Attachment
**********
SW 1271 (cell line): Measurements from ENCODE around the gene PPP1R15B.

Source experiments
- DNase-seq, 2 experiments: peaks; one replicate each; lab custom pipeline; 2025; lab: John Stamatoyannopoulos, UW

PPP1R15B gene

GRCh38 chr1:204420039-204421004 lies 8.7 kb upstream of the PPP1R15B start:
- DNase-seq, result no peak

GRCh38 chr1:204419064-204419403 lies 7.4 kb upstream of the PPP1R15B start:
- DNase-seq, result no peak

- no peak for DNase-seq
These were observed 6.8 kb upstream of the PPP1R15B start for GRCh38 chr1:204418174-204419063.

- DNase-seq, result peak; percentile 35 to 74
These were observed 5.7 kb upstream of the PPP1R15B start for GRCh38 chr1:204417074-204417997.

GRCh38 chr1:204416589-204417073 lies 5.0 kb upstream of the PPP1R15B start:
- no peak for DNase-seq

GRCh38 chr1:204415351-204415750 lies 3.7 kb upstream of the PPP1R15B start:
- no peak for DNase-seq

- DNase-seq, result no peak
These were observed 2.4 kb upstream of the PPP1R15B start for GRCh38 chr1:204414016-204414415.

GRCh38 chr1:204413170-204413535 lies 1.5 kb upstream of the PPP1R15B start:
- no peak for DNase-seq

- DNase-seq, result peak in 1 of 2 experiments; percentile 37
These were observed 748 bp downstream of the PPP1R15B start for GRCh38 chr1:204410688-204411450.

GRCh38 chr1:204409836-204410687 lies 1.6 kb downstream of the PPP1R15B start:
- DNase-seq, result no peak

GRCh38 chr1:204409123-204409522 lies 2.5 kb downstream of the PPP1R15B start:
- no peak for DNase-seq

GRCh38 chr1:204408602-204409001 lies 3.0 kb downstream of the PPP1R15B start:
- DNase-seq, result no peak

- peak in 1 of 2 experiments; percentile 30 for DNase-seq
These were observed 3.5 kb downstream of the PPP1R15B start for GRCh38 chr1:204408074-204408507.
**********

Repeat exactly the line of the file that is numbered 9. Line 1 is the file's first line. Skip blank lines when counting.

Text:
- no peak for DNase-seq